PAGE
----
Probiotics are live bacteria and any yeasts that are beneficial to human health when administered in adequate amounts [26]. Probiotics are available as dietary supplements or in foods, e.g., yogurt, kimchi, kombucha, pickles, or sauerkraut. The most well-known probiotic bacteria belong to the Bifidobacterium and Lactobacillus genera. Bifidobacteria are part of the naturally existing intestinal microbiota. Bifidobacteria represent less than 10% of the intestinal microbiome [32]. Among other things, they promote the digestive process and have the potential to synthesize certain vitamins (e.g., vitamin B6, folic acid, and thiamine) and reduce toxic metabolites [33]. Just like Lactobacilli, they ferment glucose to lactic acid, which stabilizes the acid environment in the intestine to a constant pH (<5). Lactobacilli represent about 1% of all bacteria in the intestine. They colonize the small intestine and produce a variety of enzymes that are primarily necessary for breaking down complex carbohydrates, which are afterwards available as nutrition for other bacterial species [34]. Prebiotics, also known as dietary fiber, are indigestible, fermentable carbohydrates that stimulate the growth of any beneficial bacterial group such as Lactobacilli and Bifidobacteria [15]. Prebiotics can influence the composition of the intestinal microbiota and/or the activity of naturally existing bacteria, and consequently have positive health effects. The combination of prebiotics and probiotics is called synbiotics [31]. Psychobiotics are to be defined as beneficial bacteria (probiotics) or those that support and nourish bacteria (prebiotics) which can influence the connection between bacteria and brain [35].

2.4. Microbiome–Gut–Brain Axis

The term microbiome–gut–brain axis refers to the connection between the gut or enteric nervous system (ENS) and the microorganisms living therein and the central nervous system (CNS) [24]. The microbiome–gut–brain axis includes the CNS, ENS, neuroendocrine and immune systems as well as the parasympathetic and sympathetic systems [36].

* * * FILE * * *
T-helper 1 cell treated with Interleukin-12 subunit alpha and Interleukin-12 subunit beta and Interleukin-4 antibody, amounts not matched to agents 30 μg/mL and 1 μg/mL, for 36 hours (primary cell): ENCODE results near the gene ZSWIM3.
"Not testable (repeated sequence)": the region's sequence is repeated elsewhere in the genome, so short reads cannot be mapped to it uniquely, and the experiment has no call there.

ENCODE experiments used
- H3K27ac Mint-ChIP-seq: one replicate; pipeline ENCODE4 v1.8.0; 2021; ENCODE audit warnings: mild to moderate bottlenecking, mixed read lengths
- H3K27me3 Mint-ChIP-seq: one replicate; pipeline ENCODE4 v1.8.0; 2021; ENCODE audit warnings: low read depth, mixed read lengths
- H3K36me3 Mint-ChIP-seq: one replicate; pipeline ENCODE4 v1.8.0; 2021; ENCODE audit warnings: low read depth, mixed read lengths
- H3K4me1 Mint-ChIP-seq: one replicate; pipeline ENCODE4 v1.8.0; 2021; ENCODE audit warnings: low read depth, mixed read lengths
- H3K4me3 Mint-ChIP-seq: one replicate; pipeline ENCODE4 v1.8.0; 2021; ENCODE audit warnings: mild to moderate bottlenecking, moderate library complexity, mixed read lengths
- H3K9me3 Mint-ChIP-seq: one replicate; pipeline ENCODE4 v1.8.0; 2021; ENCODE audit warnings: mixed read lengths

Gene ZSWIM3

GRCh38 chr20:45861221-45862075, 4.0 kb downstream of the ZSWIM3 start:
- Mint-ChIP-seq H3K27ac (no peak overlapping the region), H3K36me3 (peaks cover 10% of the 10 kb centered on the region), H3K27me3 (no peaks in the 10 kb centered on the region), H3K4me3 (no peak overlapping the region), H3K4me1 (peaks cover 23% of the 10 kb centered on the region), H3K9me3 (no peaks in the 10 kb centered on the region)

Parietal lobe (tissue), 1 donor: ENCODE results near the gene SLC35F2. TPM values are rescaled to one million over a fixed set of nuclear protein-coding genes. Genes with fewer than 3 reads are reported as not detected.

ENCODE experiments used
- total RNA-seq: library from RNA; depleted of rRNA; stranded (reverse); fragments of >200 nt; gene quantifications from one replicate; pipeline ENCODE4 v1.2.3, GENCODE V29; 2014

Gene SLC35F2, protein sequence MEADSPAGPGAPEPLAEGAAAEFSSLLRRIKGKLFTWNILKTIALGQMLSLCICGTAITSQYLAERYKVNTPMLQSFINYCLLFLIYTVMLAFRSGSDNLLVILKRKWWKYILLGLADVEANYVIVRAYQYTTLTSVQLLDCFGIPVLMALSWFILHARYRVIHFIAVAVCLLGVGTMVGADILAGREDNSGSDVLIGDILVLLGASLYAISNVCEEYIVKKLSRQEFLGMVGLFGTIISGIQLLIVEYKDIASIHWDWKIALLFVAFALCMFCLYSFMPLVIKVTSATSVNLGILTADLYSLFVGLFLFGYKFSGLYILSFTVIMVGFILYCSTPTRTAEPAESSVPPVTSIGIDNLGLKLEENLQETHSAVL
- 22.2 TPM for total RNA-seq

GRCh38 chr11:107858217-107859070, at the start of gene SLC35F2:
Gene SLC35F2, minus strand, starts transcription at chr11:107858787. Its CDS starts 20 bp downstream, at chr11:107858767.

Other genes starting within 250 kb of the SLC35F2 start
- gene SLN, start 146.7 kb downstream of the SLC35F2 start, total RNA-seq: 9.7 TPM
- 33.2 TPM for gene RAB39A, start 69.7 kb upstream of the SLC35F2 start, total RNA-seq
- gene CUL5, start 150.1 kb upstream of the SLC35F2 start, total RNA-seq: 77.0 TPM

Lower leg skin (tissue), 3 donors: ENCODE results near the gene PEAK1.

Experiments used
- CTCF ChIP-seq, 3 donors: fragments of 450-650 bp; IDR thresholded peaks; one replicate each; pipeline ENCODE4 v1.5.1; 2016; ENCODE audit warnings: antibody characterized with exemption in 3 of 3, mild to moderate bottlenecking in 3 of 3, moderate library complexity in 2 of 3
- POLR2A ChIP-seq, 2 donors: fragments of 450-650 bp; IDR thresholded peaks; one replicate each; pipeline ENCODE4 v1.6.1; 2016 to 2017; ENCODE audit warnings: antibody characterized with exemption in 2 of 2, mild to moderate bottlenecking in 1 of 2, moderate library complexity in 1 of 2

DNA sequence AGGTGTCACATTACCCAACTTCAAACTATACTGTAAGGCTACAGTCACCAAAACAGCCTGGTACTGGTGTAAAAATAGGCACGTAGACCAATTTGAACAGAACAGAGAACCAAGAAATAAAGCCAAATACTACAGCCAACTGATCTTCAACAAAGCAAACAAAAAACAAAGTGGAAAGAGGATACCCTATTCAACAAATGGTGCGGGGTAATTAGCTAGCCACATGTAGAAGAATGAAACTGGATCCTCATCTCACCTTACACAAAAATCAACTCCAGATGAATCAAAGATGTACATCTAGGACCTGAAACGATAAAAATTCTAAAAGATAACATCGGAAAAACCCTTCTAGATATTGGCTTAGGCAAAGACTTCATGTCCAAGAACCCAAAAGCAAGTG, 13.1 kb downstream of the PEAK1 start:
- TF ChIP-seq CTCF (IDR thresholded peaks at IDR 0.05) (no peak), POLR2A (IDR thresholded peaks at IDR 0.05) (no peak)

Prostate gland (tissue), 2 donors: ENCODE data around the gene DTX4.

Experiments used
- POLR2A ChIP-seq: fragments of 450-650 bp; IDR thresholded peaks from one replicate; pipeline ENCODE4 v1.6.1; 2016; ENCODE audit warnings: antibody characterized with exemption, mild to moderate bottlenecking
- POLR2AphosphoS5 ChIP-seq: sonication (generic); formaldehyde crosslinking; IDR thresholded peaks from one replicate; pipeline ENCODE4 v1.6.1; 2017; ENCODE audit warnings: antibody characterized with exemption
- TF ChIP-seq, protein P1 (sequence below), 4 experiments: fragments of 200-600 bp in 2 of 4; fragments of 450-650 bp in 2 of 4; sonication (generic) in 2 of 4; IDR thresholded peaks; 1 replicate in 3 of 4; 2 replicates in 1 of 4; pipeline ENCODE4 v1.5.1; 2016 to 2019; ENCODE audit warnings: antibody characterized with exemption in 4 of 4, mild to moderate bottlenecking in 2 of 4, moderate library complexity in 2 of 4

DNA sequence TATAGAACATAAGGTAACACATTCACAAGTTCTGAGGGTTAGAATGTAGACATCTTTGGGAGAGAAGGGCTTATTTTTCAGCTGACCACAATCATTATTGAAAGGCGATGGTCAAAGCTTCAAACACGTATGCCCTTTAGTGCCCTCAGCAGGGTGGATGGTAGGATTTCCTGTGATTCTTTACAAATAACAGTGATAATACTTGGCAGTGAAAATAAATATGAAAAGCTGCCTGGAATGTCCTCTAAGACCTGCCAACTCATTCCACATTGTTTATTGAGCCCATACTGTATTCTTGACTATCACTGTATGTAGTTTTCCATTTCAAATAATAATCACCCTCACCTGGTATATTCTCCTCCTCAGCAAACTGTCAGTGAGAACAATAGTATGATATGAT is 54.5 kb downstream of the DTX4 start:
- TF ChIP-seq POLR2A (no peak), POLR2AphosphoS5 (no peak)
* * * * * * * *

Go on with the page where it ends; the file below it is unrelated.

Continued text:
The gut has its own nervous system (the ENS), which is largely autonomous from the brain. Due to its functional activities and interaction with the microorganisms independent of the brain, the term ‘gut brain’ has been introduced. This led to the research field of neurogastroenterology [11].
Administration of Lactobacilli (L. casei strain Shirota) was shown to reduce sympathetic nerve fiber activation by vagus nerve signals in rats [37]. Takada et al. [38] also found increased excitation of the nucleus paraventricularis, which synthesizes CRH and other substances after administering the same species. This suggests that specific species of Lactobacilli project signals to the nucleus paraventricularis via visceral neurons as well as through vagus nerve fibers. In a study with mice undergoing vagotomy, no such effects from the administration of probiotics compared to the controls were found [39].
Ninety-five percent of serotonin in the human body is broken down in the intestine, primarily in enterochromaffin cells which produce tissue hormones that serve to control the gastrointestinal tract, as well as in the mucosa and nerve endings of the ENS. Studies with germ-free mice imply that the intestinal microbiome plays a role in tryptophan metabolism which is synthesized to serotonin in the CNS [40]. The strain Bifidobacterium infantis 35,624 has been shown to increase L-tryptophan levels, suggesting a role for intestinal microbiota in the synthesis of these indoleamines [41]. The HPA regulates the release of cortisol which, among other things, can influence immune reactivity locally in the gut. O’Mahony et al. [36] suggested that some intestinal microbiota species have the potential to lower inflammatory cytokines and oxidative stress, which may have implications for the stress response as well.

3. State of Research